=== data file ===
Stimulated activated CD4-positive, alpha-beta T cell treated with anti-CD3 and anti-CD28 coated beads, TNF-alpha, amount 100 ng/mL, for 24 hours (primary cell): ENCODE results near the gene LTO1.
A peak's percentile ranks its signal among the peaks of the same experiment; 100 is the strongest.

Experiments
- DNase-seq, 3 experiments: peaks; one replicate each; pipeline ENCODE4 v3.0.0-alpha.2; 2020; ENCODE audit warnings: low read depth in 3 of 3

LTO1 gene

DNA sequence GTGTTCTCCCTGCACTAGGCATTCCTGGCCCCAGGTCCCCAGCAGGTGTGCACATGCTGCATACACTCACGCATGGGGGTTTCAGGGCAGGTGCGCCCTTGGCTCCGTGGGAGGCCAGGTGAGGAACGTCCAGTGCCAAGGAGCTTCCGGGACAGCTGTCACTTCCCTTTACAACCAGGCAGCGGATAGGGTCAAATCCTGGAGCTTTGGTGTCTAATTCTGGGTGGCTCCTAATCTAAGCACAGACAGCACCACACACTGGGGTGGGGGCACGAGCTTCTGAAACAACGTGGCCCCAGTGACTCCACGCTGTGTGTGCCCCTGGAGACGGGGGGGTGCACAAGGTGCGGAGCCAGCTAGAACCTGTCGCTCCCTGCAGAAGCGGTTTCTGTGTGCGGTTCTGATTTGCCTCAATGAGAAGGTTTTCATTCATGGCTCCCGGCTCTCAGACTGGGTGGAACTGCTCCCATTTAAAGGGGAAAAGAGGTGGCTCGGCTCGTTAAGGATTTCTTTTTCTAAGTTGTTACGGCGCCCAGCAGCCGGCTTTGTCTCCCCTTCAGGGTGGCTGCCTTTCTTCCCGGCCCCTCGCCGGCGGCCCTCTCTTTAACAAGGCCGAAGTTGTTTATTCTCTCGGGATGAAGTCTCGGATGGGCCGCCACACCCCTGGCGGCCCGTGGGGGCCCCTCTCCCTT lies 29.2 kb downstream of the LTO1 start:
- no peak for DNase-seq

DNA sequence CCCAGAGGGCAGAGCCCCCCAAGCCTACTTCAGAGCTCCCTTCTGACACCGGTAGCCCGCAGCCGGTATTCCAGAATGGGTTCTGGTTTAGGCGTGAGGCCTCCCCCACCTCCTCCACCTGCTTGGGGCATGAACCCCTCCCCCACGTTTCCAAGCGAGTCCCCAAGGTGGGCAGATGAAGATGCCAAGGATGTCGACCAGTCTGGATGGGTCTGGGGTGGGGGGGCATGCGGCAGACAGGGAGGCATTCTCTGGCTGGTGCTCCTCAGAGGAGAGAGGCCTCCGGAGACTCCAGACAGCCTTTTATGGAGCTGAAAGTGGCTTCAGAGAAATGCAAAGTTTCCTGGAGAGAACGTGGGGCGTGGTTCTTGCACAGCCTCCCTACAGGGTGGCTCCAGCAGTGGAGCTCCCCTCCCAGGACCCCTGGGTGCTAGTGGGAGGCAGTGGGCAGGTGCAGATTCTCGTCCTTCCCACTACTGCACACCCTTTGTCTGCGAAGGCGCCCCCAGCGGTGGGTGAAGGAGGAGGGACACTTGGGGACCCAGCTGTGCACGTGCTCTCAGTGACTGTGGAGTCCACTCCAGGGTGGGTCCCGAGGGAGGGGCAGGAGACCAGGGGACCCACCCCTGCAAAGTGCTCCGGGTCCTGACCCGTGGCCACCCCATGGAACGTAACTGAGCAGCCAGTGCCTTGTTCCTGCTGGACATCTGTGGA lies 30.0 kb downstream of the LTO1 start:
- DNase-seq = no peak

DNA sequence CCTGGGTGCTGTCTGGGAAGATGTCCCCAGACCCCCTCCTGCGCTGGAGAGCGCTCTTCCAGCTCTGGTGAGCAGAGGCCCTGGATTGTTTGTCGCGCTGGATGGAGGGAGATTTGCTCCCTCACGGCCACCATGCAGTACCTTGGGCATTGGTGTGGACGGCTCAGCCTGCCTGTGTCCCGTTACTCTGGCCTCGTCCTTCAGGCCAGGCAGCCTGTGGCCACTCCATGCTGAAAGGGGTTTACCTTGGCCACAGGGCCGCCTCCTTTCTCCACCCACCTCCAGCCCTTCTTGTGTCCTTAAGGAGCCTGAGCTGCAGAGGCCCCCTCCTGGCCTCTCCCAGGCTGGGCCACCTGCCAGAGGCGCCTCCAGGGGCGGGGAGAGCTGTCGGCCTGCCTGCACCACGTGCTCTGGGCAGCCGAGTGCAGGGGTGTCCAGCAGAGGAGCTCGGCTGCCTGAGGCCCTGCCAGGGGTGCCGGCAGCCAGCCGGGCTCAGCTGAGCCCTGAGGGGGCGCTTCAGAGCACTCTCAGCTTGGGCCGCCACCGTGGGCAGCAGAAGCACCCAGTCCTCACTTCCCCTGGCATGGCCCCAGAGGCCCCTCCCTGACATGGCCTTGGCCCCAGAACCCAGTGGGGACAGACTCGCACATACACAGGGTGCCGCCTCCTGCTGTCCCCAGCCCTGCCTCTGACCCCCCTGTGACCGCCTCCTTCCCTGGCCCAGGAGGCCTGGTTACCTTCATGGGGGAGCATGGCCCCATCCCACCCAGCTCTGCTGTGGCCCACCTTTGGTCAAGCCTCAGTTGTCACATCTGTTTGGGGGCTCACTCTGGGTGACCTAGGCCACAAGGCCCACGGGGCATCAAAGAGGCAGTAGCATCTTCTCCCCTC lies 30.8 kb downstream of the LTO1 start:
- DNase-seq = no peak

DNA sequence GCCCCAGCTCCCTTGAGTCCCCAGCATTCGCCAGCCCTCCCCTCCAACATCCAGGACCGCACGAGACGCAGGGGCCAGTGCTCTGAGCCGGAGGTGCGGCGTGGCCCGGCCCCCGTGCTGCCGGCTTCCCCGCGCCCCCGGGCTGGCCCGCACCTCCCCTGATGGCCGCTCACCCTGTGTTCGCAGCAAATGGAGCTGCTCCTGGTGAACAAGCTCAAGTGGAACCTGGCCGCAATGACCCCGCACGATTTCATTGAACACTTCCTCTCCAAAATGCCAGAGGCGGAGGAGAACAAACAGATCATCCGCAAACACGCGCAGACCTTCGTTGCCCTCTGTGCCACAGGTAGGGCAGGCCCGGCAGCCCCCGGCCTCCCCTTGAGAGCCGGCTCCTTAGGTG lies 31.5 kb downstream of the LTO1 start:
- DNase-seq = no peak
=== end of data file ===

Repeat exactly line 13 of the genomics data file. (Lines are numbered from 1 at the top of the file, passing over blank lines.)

- DNase-seq = no peak